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Javier Sirvent for TIME

As you describe it in Handbook for an Unpredictable Life, your childhood was grim. What made you write about it?

Honestly, I’m still trying to figure that out. I just felt like I was supposed to, and after I started, it kind of became, Oh no, I can’t stop it now.

Why did your mother take you from the care of a loving aunt and put you in a Catholic home when you were 2 years old?

I don’t know. She suffered from severe mental illness, so only she knows, and she’s not around, God rest her soul. I’ve tried for many years to figure it out, and there’s just no logical answer. Her behavior wasn’t just intense. It was nonsensical and at times erratic and at times extremely loving. It ran the gamut.

When she got pregnant, your dad realized she was unstable and went back to his wife. Why are you so forgiving of him? He didn’t take you from the home.

That’s a very good question. Maybe it’s because we look so alike. Maybe because of his drunken confession that he was my father when a lot of people weren’t bringing the truth into my life. And the man had undeniable charm.

How did you deal with the PTSD diagnosis you got from your childhood experiences?

At first, being diagnosed sucked. I wanted to believe that I was above all that had gone down. When a doctor said, “No, you have PTSD,” I was like, “Oh, I’m human.” It was like a weight was lifted off me. I still have minor episodes. I get scared very easily. If I’m at home and you walk into the room unannounced, I completely overreact.

You fell out with Spike Lee and Jennifer Lopez after working with them. Do you ever wonder if it’s you?

I feel like I got to that point in this book. It was kind of a confession, taking ownership. When I think back on the first rehearsal date of Do the Right Thing, I’m so embarrassed by my behavior. I was so aloof. Pure PTSD, but I didn’t know it back then. And in regards to Jennifer, I think we were both guilty and we were both young and silly. I was way over the top. It took me a minute to realize that I was still fighting in that old way.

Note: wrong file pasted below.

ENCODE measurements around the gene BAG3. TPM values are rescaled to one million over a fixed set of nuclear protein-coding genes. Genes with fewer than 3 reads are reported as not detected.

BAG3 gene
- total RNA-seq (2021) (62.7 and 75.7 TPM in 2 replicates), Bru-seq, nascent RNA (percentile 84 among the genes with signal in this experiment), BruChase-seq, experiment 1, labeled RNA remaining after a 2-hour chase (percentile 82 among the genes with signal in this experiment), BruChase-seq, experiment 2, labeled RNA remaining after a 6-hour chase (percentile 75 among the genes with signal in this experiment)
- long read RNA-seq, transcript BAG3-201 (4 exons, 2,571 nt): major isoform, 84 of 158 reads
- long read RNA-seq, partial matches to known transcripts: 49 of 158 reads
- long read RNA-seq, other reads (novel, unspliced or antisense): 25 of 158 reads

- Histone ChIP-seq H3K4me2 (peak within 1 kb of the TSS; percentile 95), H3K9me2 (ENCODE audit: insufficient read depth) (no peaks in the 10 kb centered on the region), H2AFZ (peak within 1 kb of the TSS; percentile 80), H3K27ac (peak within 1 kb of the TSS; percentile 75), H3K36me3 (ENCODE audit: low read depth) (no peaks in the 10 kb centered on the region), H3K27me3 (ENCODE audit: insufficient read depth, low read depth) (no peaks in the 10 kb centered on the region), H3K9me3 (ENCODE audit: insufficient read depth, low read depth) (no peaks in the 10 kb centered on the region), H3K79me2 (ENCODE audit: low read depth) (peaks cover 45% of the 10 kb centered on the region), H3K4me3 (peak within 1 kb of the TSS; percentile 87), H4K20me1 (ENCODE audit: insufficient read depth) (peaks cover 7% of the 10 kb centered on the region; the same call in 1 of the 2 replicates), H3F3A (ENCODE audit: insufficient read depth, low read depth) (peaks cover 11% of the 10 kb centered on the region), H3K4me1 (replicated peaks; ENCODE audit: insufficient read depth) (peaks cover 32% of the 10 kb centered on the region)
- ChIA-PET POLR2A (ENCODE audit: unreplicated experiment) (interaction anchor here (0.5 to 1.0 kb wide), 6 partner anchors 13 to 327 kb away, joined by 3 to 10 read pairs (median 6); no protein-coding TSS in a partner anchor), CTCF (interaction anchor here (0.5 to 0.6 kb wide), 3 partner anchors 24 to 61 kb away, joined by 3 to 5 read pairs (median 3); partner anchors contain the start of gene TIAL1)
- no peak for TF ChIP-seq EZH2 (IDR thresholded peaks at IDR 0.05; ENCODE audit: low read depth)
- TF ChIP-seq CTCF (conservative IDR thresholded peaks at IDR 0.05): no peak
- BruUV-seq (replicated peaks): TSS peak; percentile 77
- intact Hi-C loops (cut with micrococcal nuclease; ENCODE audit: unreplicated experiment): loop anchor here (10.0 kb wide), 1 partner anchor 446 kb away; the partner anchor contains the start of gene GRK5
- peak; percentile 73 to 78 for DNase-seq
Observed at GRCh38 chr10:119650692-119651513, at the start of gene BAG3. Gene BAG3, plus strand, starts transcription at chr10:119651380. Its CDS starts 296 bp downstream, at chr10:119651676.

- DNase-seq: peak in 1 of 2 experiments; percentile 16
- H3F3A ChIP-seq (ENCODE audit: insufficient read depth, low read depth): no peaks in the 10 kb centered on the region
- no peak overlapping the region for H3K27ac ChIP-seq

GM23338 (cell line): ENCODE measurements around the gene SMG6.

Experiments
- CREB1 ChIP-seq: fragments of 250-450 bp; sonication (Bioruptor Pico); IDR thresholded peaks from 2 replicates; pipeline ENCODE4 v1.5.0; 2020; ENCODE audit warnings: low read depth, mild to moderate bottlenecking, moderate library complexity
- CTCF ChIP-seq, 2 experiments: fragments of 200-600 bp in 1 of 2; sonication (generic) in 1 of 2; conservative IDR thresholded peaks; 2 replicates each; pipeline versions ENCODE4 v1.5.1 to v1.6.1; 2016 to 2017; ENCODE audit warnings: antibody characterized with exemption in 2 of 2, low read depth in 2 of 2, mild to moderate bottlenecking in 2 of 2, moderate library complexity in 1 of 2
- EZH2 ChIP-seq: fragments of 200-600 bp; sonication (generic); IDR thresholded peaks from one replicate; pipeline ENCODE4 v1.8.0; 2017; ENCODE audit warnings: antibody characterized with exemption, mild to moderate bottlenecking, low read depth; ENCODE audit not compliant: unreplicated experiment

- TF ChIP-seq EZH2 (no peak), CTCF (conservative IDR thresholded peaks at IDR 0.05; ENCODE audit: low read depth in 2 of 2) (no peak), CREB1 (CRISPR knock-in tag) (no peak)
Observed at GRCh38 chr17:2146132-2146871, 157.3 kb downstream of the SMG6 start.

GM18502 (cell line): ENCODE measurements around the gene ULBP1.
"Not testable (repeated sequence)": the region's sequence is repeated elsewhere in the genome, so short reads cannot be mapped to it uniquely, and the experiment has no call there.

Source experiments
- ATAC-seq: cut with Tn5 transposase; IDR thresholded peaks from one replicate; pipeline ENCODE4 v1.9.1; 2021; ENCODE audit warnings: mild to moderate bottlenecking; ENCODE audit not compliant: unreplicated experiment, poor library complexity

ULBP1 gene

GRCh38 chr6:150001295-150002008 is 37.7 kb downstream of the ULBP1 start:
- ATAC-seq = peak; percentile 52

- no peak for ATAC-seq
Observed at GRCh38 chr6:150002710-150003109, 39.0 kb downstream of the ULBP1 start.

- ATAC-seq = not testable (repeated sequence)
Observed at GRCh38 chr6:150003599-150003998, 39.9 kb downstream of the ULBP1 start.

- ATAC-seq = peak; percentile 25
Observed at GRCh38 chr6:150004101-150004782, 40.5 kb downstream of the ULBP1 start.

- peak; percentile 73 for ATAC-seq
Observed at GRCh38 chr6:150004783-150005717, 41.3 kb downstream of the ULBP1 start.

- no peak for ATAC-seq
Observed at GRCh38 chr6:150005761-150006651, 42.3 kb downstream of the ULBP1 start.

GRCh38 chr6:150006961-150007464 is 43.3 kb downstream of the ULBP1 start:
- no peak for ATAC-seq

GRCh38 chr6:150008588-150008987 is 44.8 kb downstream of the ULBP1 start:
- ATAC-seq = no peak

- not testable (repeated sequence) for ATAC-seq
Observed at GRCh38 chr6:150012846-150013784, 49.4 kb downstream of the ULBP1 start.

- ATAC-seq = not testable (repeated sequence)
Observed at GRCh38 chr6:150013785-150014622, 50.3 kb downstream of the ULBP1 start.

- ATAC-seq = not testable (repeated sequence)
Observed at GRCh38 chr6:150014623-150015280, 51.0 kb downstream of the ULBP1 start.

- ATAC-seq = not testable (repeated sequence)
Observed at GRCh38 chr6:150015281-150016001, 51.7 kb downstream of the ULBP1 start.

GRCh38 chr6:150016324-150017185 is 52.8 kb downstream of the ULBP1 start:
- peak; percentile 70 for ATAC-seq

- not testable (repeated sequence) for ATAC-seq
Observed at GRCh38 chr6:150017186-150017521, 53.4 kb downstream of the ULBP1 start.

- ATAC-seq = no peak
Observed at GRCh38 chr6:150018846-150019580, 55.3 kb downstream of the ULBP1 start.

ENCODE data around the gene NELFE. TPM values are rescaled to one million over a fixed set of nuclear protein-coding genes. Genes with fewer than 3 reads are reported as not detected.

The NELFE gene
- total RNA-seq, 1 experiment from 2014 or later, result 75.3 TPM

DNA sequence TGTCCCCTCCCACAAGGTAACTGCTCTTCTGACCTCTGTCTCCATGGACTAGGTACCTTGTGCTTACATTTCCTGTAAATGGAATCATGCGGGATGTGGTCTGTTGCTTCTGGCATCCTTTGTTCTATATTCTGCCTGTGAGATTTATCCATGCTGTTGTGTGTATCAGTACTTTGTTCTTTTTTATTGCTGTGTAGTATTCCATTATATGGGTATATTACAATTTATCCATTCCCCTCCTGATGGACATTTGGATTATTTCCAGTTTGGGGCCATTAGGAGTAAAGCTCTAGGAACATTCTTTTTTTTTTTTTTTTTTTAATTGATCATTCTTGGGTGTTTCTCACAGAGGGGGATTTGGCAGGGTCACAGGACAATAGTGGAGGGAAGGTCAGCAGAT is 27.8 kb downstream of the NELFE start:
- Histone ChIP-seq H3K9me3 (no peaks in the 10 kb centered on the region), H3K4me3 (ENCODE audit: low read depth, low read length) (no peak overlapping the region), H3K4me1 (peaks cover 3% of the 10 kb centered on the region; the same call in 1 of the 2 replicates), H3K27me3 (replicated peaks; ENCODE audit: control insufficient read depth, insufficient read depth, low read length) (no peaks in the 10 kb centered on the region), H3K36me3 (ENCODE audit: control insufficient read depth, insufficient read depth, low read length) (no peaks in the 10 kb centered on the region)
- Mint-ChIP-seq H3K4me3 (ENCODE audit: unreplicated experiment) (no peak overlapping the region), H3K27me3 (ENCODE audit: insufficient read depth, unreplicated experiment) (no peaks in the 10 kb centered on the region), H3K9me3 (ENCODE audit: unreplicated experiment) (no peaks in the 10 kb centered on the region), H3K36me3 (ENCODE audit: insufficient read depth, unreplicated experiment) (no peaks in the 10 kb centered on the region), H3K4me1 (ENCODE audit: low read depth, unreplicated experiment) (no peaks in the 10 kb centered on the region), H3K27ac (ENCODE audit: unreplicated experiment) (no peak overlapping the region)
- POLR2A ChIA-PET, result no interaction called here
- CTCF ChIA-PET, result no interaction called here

You were in a lot of fights in your youth. Do you think you could still hold your own?

I think push come to shove, I could get a few licks in. But I hated fighting. Getting punched in the face is the worst feeling ever.

Yet you love boxing.

Boxing is about pushing through your fears. It’s more about fighting yourself. Floyd Mayweather could get punched, like, clean shot down the middle to his face, and he wouldn’t flinch. And I understand what he’s doing. It’s part of the craft. It’s how you can take a blow. To me, boxing personifies my life.

Your voice–a net negative or a net asset?

Asset. People gave me so much crap about my voice, and I tried, I really did try [to change], but it was the way I spoke. And as I got older the octaves dropped, thank God. Now I find it flattering if a 16-year-old comes up and starts imitating me.

Successful Latinas sometimes get criticism from their community. Was that true for you?

Most of the criticism I got early in my career was from the Latin community. They used to take me out to lunch and tell me, “Can you go and take lessons to lessen your accent?” Or “When you’re on a talk show, can you not be so funny and loud?” [The criticism leveled at] Sofia Vergara right now is not right. It’s not fair.

Last election you made a campaign video, and you’re an educational activist. Would you ever want a political career?

I am on the presidential council for HIV and AIDS with wonderful people. But the bureaucracy is tough. I don’t know if I have the patience not to curse somebody out.

Could you still do the moves from the opening of Do the Right Thing?

I could, but I’d probably be in the emergency room afterwards.

This appears in the March 03, 2014 issue of TIME.

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